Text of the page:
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RZE Aspirare Watch Review

RZE Aspirare

If you’ve ever gone hunting for an accessible field watch – the kind you can put through its paces without the guilt that comes with beating up anything with a bit of prestige to it – then you’ll have likely come across RZE. Their Valour 38 is a contender for the best $300 of stripped-back tool watch you can get, right down to its titanium case and colourful dials. Yeah, I’m a fan. So how does the new RZE Aspirare stack up?

Well, it’s important to note that it’s not just the bang for buck nature of the watches I like though, but the size. RZE have a propensity for smaller diameters, which fits my emaciated wrists nicely. Anything over 42mm often looks silly on me (except for some notable exceptions I’ll brush on later) and I tend to err on the diminutive over the bulky. But I’m well aware other watch lovers think otherwise. Apparently, a good cross-section of those other watch lovers have been giving their feedback to RZE, as the shiny new Aspirare is their largest timepiece yet at 44mm

RZE Aspirare
RZE Aspirare

It might not seem massive, but by RZE standards it’s a big step up and has the aesthetic impact to match. That said, it’s not heavy by any means, in part because of the bead-blasted grade 2 titanium that makes up the case, an RZE signature, and for the slim, 13mm profile. In fact, from the side it’s positively svelte. From the front however there’s something of the Seiko Prospex about the Aspirare, and not just for that four o’clock crown. The distinctive, faceted look and feel of the watch are more in line with the accessible Japanese stalwart – and that’s no bad thing. Far from it, in fact.

It’s as practical as ever, too. The case has been given RZE’s own UltraHex coating – essentially another layer of honeycombed titanium to act as an extra safety blanket – and offers a more-than-respectable 300m water resistance. It’s a proper diver and feels it. That’s also true of the colourway, a simple and practical combo of high-contrast white on black with a cool, textured dial. The indexes are particularly fun, chunky and oversized like any uncompromising diver, but with a massive cartouche-esque index at 12 o’clock that makes the layout RZE’s own.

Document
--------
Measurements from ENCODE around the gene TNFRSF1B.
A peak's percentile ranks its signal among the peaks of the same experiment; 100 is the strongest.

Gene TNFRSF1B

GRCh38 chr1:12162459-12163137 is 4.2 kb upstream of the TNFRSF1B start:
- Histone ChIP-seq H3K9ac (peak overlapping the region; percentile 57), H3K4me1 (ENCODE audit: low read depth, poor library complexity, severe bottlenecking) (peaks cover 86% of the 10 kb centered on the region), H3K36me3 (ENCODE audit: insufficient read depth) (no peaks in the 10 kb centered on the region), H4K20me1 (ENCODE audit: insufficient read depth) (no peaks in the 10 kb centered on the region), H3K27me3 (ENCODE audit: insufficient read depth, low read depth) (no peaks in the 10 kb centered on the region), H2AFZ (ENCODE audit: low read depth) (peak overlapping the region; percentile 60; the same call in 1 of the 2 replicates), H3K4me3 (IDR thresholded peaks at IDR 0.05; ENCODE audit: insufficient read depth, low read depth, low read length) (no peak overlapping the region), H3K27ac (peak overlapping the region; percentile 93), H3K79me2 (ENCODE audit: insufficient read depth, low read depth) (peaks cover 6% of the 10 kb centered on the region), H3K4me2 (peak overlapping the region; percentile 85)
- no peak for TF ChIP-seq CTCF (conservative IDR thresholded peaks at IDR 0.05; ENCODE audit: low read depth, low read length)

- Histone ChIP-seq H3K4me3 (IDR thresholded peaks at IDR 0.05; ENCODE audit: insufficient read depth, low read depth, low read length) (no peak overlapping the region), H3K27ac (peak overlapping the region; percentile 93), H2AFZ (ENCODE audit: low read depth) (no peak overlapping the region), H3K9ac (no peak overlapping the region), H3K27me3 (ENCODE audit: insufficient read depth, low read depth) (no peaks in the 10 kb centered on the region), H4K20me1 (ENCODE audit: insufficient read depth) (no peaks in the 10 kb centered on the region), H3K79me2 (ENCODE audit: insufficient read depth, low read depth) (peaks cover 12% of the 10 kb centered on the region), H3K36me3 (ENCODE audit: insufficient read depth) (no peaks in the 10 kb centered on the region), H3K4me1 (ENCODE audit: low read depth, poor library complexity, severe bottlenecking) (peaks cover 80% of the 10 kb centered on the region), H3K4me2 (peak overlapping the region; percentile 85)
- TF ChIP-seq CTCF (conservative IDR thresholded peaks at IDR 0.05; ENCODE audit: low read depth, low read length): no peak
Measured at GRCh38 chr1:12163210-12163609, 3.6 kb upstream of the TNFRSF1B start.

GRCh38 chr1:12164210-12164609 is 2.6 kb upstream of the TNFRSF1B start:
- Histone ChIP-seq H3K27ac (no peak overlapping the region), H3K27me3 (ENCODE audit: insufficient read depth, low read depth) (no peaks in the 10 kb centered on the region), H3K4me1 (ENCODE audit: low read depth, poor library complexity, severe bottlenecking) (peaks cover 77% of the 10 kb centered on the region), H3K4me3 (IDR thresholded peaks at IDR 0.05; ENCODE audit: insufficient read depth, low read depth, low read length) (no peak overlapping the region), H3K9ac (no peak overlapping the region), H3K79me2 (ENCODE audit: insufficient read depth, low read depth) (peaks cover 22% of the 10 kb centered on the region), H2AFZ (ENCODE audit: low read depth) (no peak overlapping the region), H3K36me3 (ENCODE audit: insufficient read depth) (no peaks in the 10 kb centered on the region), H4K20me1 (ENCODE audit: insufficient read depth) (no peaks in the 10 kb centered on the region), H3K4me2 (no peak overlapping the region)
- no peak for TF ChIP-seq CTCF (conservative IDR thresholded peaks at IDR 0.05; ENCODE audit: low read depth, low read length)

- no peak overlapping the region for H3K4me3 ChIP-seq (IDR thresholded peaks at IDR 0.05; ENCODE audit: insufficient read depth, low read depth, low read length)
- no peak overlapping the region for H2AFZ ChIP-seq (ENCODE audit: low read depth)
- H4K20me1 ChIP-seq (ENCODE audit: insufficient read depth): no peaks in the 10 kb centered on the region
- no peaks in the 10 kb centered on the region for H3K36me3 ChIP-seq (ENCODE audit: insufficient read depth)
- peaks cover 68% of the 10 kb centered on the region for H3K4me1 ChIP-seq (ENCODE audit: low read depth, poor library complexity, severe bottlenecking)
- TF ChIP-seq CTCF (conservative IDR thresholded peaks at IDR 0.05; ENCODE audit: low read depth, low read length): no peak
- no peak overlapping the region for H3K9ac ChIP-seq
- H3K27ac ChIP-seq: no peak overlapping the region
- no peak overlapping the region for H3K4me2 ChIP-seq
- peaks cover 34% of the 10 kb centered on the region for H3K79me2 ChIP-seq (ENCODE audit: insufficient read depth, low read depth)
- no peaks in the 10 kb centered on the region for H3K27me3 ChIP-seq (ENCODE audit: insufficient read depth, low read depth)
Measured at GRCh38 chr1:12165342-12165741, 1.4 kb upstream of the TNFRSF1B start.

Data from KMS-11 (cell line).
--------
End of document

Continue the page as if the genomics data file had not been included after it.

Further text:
RZE Aspirare

So far, so good – if nothing particularly stand-out in the wider pantheon of dive watches. What you don’t get on first glance though is that the bezel is interchangeable. There are a smattering of customisable watches in this vein out there, but not generally divers, where the bezel is so specific – unidirectional, 120-clicks. The fact that you can just click off the bezel and switch up the look while maintaining all the practical necessities of a tried-and-true diver is pretty damn impressive.

Personally, I’m not sure how much I’d flip between bezels. Every time I’ve worn a customisable watch, I’ve switched plenty in the first couple of days before getting bored of the process and just leaving it on my favourite. It’s always a cool idea – I particularly like Certina’s version, the DS+ – but it’s a novelty more than anything. It’s a nice thing to have, but for me at least doesn’t factor into the watch as a whole. The piece we have here is a prototype, but most of the details will be carried over to the production version. The only real change will be quick-release spring bars to give you another outlet for easy customisation. The bracelet that comes with the Aspirare is fantastically well-machined  titanium, but I imagine it would look killer on a black-and- green NATO.

RZE Aspirare
RZE Aspirare

Now, I mentioned earlier that I tend to avoid larger watches, with a couple of exceptions. Despite its downright stupid size, I love Seiko’s PADI Tuna Can, just because of how it feels on the wrist. It’s not fitting under a sleeve any time soon, but it’s far more comfortable than it has any right to be. There are echoes of that here. At first – in part due to loving the Valour 38 – I thought a 44mm RZE diver would just be too much but, after scant hours of it on the wrist I’ve been converted.

As ever, RZE’s latest is also incredibly accessible. A large part of that is due to opting for a Miyota movement over the more common and pricier Sellita, but the 9015 is nevertheless a reliable workhorse, in this instance graced with a custom date wheel. And hey, given you can grab the Aspirare for just $639 (approx. £515), that’s a compromise I’m more than willing to make.

Price & Specs:

  • Model: RZE Aspirare
  • Case/dial: 44mm diamater x 13mm thickness, titanium case, black dial
  • Water resistance: 300m (30 bar)
  • Movement: Miyota calibre 9015, automatic
  • Frequency: 28,800 vph (4 Hz)
  • Power reserve: 42h
  • Functions: Hours, minutes, seconds, date
  • Strap: Titanium bracelet with quick adjustment dive buckle
  • Price/availability: $639 (approx. £515)

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About the author

Sam Kessler

Legend has it that Sam’s first word was ‘escapement’ and, while he might have started that legend himself, he’s been in the watch world long enough that it makes little difference. As the editor of Oracle Time, he’s our leading man for all things horological – even if he does love yellow dials to a worrying degree. Owns a Pogue; doesn’t own an Oyster Perpetual. Yet.